Pubdate: Thu, 25 Feb 2016
Source: Fort McMurray Today (CN AB)
Copyright: 2016 Fort McMurray Today
Author: Ian Macleod
Page: 8


OTTAWA - There will be no halt to prosecutions for minor marijuana
offences, but the government will likely consider future amnesty for
hundreds of thousands of Canadians already saddled with criminal
records for simple possession, says the Liberal point man on pot.

The comments by former Toronto police chief and MP Bill Blair came
amid increasing calls for federal prosecutors to cease criminal cases
against people charged with simple pot possession and minor
trafficking, even though Prime Minister Justin Trudeau vows to
legalize weed during his party's current four-year mandate.

Blair, speaking to the Senate Liberal caucus Wednesday, delivered a
mixed message.

As many as 1.1 million Canadians have marijuana-related criminal
records dating back to 1965. In 2014 alone, 22,000 people were charged
with marijuana-related crimes, which Blair called

"The current approach is simply failing in our public safety and our
public health goals," he said. "The vast majority of Canadians no
longer believe that marijuana should be subject to harsh criminal sanctions.

"One of the great injustices in this country," is the disparate and
disproportional police enforcement of marijuana laws and, "the impact
that it has on minority communities, aboriginal communities and those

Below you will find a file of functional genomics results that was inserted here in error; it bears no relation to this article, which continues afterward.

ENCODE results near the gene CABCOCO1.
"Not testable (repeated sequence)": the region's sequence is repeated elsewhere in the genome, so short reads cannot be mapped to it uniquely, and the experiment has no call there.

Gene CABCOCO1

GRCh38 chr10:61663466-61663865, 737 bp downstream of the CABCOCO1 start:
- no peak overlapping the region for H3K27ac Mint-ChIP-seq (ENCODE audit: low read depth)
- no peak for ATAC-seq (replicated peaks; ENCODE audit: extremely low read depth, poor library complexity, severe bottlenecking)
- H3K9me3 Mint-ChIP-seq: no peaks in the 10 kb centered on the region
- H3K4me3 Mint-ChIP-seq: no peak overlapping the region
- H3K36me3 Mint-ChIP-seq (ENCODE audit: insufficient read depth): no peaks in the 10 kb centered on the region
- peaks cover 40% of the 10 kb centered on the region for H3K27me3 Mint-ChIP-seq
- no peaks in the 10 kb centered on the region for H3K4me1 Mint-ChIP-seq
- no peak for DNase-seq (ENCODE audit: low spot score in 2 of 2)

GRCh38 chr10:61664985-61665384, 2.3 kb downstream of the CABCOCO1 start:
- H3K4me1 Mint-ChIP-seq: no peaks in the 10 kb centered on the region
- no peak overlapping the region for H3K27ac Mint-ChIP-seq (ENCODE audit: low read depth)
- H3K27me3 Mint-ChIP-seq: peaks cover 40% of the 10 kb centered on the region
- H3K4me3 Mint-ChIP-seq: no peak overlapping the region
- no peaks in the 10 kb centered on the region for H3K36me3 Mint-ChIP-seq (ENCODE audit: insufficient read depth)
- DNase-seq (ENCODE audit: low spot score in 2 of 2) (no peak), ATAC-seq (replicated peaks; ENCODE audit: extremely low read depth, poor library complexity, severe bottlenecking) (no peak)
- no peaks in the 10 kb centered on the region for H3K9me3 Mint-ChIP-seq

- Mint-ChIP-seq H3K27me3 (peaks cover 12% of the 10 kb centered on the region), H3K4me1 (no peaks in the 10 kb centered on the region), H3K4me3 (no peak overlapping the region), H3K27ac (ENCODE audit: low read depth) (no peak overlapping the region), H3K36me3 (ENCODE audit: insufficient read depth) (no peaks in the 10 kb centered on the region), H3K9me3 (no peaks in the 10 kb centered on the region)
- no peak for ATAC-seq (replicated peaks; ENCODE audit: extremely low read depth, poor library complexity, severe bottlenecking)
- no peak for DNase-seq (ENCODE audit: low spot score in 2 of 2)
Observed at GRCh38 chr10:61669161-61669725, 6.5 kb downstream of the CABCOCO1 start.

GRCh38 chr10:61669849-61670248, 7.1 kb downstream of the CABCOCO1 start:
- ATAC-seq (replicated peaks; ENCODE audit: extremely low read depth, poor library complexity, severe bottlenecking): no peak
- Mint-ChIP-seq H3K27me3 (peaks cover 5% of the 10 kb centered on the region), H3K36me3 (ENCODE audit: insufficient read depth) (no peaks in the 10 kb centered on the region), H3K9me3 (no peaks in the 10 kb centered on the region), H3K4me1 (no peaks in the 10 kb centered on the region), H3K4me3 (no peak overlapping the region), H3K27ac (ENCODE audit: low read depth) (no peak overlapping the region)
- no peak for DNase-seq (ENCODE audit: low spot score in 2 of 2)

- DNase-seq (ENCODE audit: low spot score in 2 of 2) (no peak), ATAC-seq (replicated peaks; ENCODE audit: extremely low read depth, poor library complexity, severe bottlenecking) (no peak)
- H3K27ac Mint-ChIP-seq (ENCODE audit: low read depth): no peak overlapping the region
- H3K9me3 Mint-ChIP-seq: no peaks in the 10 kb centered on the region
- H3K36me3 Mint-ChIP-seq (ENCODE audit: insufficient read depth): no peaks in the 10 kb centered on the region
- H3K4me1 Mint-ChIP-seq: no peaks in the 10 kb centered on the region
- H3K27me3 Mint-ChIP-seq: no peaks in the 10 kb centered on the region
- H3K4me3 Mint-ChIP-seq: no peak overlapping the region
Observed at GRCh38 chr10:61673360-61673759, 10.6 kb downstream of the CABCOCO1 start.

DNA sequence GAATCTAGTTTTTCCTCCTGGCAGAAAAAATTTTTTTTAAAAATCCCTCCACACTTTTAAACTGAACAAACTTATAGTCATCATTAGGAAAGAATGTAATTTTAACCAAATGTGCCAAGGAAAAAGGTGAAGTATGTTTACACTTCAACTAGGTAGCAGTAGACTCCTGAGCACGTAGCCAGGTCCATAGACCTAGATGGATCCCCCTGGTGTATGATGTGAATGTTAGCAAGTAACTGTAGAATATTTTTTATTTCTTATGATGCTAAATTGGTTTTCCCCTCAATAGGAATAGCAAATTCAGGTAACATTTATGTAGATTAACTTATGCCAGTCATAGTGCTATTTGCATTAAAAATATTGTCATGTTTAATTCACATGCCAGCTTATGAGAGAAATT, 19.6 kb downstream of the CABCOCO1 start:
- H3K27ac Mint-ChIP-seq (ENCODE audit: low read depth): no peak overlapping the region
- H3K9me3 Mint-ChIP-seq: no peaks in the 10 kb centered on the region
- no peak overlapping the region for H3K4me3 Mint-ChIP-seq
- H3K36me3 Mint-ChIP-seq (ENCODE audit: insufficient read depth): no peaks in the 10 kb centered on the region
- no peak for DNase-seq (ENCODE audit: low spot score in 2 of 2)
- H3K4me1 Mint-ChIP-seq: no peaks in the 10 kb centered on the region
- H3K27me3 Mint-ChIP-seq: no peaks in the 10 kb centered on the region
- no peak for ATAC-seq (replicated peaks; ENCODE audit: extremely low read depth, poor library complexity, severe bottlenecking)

in our most vulnerable neighbourhoods."

Yet Blair insisted government has a duty to maintain a hard line on
continuing federal prosecutions for minor offences until marijuana is
on the same legal footing as alcohol and tobacco.

"The laws that currently exist in this country are in force and in
effect and it's important that those laws continue to be obeyed,
upheld and enforced," he declared.

Blair, who serves as parliamentary secretary to Justice Minister Jody
Wilson-Raybould, was asked by Sen. Jim Munson about the government
granting amnesty to Canadians with prior simple possession

"Thousands walk around with these criminal records today and can't get
work," said Munson. "Is ( there) a possibility that amnesty could be
granted during this four-year term?"

Blair responded, "I'm sure it's an issue that we will discuss in the
future." Pressed later by reporters, he wouldn't elaborate.

Blair offered no details either on when the government expects to
introduce a legalization bill in Parliament.

"We're going to move ahead with this will all due attention, but at
the same time, we're going to take the time to do it right," he told
the committee.

"This is a complex issue and, in order to get this right, the
government is undertaking a number of initial steps," including
gathering scientific and health evidence, "to make sure we make public
policy decisions informed by evidence and expertise."

Blair repeated government statements that a federal-provincial-
territorial task force will be announced "in the coming weeks," to
consult experts and others on a framework for the proposed
legislation, which is expected to contain strict provisions to
regulate and tax the drug.

More than 325 organized crime groups operating in Canada are thought
to derive their chief source of income from marijuana cultivation and

Saskatoon police chief Clive Weighill, president of the Canadian
Association of Chiefs of Police which is split on the legalization
issue, outlined key areas the association wants addressed in the
promised legislation, including:

*Only licensed and inspected marijuana producers be allowed to supply
the market to reduce the likelihood of organized crime

* Marijuana must only be sold at government- approved and license
retails stores, to keep out organized crime, ensure the sale of
inspected, quality marijuana and to try to reduce underage youths from
getting the drug.
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